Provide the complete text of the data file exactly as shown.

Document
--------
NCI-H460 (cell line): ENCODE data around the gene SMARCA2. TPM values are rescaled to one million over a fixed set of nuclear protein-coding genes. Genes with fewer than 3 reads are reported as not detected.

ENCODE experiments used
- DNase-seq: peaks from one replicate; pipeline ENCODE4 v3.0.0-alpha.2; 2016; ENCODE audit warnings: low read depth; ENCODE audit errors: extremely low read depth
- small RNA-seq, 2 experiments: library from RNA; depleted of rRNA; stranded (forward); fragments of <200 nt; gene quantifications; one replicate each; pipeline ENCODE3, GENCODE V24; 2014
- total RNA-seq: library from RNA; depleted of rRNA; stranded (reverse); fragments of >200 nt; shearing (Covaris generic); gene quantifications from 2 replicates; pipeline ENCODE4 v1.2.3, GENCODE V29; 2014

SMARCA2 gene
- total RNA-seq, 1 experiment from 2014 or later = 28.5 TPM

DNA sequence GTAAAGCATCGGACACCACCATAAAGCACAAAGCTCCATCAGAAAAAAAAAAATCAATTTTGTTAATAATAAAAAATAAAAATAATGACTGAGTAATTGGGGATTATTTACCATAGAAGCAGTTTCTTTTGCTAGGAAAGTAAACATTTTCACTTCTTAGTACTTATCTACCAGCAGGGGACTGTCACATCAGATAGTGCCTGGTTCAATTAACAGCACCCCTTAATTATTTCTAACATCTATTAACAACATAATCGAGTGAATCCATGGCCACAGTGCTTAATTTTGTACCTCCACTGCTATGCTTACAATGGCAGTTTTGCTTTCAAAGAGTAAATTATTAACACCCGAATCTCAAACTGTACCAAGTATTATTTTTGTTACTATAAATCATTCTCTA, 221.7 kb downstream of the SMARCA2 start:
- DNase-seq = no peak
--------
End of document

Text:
NCI-H460 (cell line): ENCODE data around the gene SMARCA2. TPM values are rescaled to one million over a fixed set of nuclear protein-coding genes. Genes with fewer than 3 reads are reported as not detected.

ENCODE experiments used
- DNase-seq: peaks from one replicate; pipeline ENCODE4 v3.0.0-alpha.2; 2016; ENCODE audit warnings: low read depth; ENCODE audit errors: extremely low read depth
- small RNA-seq, 2 experiments: library from RNA; depleted of rRNA; stranded (forward); fragments of <200 nt; gene quantifications; one replicate each; pipeline ENCODE3, GENCODE V24; 2014
- total RNA-seq: library from RNA; depleted of rRNA; stranded (reverse); fragments of >200 nt; shearing (Covaris generic); gene quantifications from 2 replicates; pipeline ENCODE4 v1.2.3, GENCODE V29; 2014

SMARCA2 gene
- total RNA-seq, 1 experiment from 2014 or later = 28.5 TPM

DNA sequence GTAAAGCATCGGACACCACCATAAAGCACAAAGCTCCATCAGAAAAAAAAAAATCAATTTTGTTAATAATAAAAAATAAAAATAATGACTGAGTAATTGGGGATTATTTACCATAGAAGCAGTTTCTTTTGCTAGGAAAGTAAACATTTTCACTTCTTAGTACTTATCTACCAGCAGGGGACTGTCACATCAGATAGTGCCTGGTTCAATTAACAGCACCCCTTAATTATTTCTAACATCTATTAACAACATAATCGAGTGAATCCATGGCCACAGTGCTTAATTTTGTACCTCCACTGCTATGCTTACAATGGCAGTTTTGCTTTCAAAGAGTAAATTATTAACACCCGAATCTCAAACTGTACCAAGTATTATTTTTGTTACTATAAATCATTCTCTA, 221.7 kb downstream of the SMARCA2 start:
- DNase-seq = no peak